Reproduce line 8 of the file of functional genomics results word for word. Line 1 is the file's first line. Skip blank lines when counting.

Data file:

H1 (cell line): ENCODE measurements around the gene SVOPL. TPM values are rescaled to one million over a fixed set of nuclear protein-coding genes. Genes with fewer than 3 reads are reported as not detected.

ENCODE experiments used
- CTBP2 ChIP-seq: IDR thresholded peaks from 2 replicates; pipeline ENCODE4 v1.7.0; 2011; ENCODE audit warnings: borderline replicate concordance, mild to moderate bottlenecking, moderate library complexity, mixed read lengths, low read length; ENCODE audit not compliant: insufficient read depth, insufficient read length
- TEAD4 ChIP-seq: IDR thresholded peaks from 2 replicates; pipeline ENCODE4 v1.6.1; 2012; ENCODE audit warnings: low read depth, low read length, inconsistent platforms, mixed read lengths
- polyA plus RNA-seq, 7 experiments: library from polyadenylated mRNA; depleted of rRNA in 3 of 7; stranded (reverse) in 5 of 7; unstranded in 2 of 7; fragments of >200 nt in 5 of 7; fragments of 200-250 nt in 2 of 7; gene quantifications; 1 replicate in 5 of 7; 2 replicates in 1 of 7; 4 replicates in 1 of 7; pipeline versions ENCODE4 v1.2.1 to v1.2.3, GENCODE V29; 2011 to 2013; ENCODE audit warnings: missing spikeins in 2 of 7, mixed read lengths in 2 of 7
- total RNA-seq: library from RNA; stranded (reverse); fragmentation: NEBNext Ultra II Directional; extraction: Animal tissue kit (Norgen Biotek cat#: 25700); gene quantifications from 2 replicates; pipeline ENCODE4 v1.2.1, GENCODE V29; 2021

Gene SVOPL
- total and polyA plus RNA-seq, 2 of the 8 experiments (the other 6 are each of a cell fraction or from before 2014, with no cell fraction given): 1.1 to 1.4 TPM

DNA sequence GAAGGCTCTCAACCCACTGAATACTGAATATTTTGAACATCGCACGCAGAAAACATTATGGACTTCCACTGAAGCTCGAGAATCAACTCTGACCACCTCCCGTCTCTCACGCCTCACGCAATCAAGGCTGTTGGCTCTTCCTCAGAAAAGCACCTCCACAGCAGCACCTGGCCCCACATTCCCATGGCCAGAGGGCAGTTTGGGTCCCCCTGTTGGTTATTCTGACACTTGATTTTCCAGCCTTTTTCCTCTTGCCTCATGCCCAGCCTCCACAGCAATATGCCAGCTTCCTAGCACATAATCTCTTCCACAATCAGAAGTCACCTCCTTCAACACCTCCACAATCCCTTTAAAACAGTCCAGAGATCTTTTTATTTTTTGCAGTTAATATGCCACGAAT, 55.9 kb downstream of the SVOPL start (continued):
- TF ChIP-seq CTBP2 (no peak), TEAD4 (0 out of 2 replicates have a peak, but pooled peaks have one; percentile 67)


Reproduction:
- total and polyA plus RNA-seq, 2 of the 8 experiments (the other 6 are each of a cell fraction or from before 2014, with no cell fraction given): 1.1 to 1.4 TPM